'Adam': A Different Kind of Love
By Dan Kois
Special to The Washington Post
Friday, Aug. 7, 2009
The engaging romance "Adam," a prizewinner at this year's Sundance Film Festival, starts with a puzzle at its center, a mystery that preschool teacher Beth Buchwald (Rose Byrne) is trying, along with the film's audience, to solve.
Just out of a disastrous relationship, Beth has moved into a new apartment on the Upper West Side of Manhattan, and she's interested in the cute guy on the second floor (Hugh Dancy) -- the one who seems just a little bit off, who looks nervous and lost during casual conversation but who can expound rapturously (if nerdily) on astrophysics. What's up with Adam? Is he a garden-variety New York eccentric? Is he that curious subspecies, the Quirky Sundance Man-child? Or is there something else going on?
As Beth learns after a spectacularly uncomfortable conversation ("Were you sexually excited when we walked in the park?" Adam asks), Adam has Asperger's syndrome, which in his case renders him unable to empathize, to understand what other people are feeling. Adam's own emotions, as portrayed by Dancy, are dulled, but his attention to detail is sharp, which makes him an excellent electrical engineer (albeit one who doesn't exactly excel at water-cooler chatter).
Recently laid off, and having just buried his supportive dad in an outer-borough cemetery -- "He's in Queens," he tells Beth when she asks about his father -- Adam is at loose ends, unable to face leaving the pricey apartment he's lived in forever but terrified to find another job. The movie observes from a respectful distance as he and Beth cautiously build a relationship.
"Adam" hinges on the believability of Beth and Adam's connection, which poses a problem when Beth is played by an actress as attractive and appealing as Byrne. Dancy, a dreamboat, plays Adam as a very nice guy, but even Beth admits to her boss that Adam's "not prime relationship material," and audiences might well wonder what she's doing with him.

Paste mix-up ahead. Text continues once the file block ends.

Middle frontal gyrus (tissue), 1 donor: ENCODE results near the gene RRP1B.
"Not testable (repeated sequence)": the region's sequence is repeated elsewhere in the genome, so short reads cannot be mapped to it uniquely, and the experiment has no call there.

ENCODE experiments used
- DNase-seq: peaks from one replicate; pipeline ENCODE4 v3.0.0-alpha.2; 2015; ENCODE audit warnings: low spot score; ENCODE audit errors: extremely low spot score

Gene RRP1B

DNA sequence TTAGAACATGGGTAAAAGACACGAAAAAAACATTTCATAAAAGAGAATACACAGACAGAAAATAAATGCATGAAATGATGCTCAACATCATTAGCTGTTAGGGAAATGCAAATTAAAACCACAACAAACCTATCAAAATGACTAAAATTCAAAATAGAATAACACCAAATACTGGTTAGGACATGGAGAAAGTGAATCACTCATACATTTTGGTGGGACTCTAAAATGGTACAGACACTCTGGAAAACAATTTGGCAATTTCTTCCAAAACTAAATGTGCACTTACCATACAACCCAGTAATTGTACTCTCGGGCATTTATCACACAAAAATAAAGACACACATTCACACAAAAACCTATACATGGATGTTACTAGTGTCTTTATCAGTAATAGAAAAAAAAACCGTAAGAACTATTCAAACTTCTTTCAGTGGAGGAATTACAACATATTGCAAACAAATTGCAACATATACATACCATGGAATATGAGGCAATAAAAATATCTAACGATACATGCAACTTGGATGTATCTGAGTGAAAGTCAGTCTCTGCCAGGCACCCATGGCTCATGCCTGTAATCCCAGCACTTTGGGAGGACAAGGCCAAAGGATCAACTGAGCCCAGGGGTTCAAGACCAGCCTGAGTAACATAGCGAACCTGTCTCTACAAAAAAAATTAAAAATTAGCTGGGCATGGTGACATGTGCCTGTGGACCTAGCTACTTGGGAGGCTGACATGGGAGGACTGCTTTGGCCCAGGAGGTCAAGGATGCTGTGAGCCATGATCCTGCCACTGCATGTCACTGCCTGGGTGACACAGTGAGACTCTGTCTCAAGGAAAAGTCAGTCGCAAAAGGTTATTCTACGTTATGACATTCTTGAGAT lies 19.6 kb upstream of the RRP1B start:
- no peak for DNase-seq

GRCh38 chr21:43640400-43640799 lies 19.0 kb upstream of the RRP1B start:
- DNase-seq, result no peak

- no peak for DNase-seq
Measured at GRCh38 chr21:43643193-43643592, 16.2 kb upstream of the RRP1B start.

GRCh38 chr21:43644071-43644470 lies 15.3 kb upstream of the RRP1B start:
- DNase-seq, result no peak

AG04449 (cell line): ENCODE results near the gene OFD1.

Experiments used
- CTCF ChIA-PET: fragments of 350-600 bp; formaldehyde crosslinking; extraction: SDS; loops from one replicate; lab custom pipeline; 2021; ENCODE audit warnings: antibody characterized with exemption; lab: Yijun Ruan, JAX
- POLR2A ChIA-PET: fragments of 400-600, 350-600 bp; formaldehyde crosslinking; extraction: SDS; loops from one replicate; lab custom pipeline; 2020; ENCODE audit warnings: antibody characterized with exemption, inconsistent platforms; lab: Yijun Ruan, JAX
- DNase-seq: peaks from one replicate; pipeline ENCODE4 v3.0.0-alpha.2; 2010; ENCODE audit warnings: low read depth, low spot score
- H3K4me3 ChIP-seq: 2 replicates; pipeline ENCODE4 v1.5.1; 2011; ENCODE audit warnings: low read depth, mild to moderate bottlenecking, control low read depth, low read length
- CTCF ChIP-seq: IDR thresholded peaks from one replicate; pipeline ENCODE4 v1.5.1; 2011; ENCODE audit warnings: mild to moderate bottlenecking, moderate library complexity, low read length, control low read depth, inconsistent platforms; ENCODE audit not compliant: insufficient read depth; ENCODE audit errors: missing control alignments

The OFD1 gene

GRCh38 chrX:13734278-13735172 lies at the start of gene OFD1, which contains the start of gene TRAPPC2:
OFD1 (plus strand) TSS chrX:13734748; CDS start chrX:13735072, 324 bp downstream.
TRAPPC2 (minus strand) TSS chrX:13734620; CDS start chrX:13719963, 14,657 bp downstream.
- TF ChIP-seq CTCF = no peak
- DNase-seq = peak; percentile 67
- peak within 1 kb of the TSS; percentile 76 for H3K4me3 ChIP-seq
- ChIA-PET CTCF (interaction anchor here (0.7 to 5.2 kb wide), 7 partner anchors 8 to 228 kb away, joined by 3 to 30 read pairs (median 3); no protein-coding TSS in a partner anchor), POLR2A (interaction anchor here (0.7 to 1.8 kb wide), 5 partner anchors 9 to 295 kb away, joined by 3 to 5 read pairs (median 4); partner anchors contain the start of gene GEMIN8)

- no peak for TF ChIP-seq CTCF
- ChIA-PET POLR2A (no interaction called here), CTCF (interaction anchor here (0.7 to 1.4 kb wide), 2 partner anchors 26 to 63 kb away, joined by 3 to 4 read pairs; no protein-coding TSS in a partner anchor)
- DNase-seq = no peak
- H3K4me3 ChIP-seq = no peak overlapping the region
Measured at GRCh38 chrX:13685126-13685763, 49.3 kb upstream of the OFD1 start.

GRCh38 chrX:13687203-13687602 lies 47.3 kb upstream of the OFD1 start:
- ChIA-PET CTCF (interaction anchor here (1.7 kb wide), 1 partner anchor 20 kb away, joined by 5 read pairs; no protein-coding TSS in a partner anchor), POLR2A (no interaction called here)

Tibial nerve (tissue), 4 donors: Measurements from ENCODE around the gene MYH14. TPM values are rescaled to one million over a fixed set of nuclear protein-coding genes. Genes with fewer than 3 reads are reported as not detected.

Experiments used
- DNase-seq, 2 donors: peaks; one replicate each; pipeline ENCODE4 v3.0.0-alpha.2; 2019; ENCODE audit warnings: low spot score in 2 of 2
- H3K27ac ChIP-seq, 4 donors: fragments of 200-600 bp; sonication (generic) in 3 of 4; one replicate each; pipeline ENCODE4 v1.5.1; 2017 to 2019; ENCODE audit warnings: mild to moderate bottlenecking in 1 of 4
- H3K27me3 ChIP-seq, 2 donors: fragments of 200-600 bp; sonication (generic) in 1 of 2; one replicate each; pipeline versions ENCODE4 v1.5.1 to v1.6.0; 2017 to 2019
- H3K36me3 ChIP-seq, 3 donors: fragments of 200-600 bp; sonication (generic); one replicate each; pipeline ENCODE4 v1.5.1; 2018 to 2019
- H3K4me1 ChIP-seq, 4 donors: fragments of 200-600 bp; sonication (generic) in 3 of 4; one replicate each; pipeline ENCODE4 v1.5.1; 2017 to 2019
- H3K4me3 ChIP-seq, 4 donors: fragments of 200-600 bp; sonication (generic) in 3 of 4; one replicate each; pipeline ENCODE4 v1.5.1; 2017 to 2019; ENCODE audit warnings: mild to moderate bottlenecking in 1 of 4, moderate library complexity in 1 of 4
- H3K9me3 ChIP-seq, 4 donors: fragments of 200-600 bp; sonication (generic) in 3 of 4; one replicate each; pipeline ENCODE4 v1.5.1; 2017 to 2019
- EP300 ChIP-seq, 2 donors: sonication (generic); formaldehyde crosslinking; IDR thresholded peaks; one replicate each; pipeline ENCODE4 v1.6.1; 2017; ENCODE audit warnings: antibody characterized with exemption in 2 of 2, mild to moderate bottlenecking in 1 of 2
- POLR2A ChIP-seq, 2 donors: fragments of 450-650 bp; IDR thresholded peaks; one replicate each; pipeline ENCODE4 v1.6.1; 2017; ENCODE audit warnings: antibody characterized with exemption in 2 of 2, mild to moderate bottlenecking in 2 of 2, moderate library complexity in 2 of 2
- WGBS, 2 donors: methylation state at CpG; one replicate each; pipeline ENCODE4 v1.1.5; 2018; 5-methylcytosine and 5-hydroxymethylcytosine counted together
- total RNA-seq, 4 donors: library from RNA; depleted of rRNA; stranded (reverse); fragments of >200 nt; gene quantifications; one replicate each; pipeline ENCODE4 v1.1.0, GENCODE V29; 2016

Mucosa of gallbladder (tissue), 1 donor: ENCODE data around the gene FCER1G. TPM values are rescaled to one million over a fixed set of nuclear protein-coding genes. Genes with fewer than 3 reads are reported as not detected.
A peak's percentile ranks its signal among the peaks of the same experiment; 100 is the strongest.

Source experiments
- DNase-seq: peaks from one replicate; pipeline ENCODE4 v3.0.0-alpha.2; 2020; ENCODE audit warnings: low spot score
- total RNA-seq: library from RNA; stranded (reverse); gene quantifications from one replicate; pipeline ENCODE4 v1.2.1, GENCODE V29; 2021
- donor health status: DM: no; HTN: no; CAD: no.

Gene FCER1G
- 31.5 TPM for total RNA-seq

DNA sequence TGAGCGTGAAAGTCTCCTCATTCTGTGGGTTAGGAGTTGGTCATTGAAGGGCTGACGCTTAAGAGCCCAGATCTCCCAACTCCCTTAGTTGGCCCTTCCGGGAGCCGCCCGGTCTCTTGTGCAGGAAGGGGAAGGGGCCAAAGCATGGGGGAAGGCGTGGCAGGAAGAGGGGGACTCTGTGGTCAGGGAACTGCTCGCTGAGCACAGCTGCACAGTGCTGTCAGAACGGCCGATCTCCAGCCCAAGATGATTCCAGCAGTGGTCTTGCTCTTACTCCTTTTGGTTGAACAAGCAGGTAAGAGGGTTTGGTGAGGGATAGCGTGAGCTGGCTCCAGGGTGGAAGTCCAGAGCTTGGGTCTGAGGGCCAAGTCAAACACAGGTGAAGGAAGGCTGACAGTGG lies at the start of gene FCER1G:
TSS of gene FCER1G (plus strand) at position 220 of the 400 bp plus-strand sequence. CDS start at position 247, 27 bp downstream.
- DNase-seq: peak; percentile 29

In anticipation of the question, writer-director Max Mayer spends as much time investigating Beth's personality as he does his hero's quirks. Beth finds Adam's compulsive truth-telling -- he's unable to understand why anyone would ever say something they don't mean -- a refreshing change from her last boyfriend's deceit. And Adam is a safe rebound guy: sweet and almost sexless, or at least willing to go along with Beth's request that sex stay out of the picture as their affair develops.
Meanwhile, Beth's high-toned accountant father, Marty (Peter Gallagher), is under indictment for fraud, and secrets revealed at his trial further damage Beth's ability to trust. In many ways, "Adam" is reminiscent of another movie about a woman who learns her father isn't infallible while she's being courted by an inward-focused, intense young man. Think of "Adam" as "Say Anything" if Lloyd Dobler were even more antisocial.
As in "Say Anything," the heroine of "Adam" is allowed to be realistically selfish and troubled at times, and Byrne's performance makes Beth's weaknesses as real as her strengths. Dating a man without visible emotions makes it easier for Beth to be cruel to him in a way that she might never be with a boyfriend who wasn't an "aspie" (as Adam calls himself). And when a minor betrayal blows up in her face -- people with Asperger's, the film suggests, have a real problem with the concept of white lies -- Beth discovers she's more like her father than she would have guessed.
Dancy -- who's spent the past few years playing the plummy love interest in such chick flicks as "Confessions of a Shopaholic" and "The Jane Austen Book Club" -- gives a game performance in the title role. Is he authentically Aspergian? I have no idea. Did I believe in him throughout? Yes. Adam's a different kind of romantic hero, as far from the debonair courtiers of yesteryear as he is from the verbally dexterous goofuses of a Judd Apatow comedy. (He does share with the average Seth Rogen character an inability to fully embrace adulthood, but at least Adam's developmental delay is neurological in origin.)
As in every movie about a character with a cognitive difference, "Adam" must serve as a primer for audience members on its hero's condition. "Adam" handles its instructional-video moments gracefully, benefiting from the fact that Adam himself can narrate his syndrome in real time to Beth. Asperger's is just one of several topics he's studied and about which he's ready to hold forth, just like astronomy or electrical engineering or the lives of Central Park raccoons. ("They don't really belong here," he says admiringly to Beth late one night in the park, "but there they are.")
At its best, "Adam" makes the viewer understand the frustration of living in a world in which everyone is a stranger -- not least by making us work as hard to understand its hero's feelings as Adam himself must work to understand Beth's.
Contains thematic material, sexual content and language.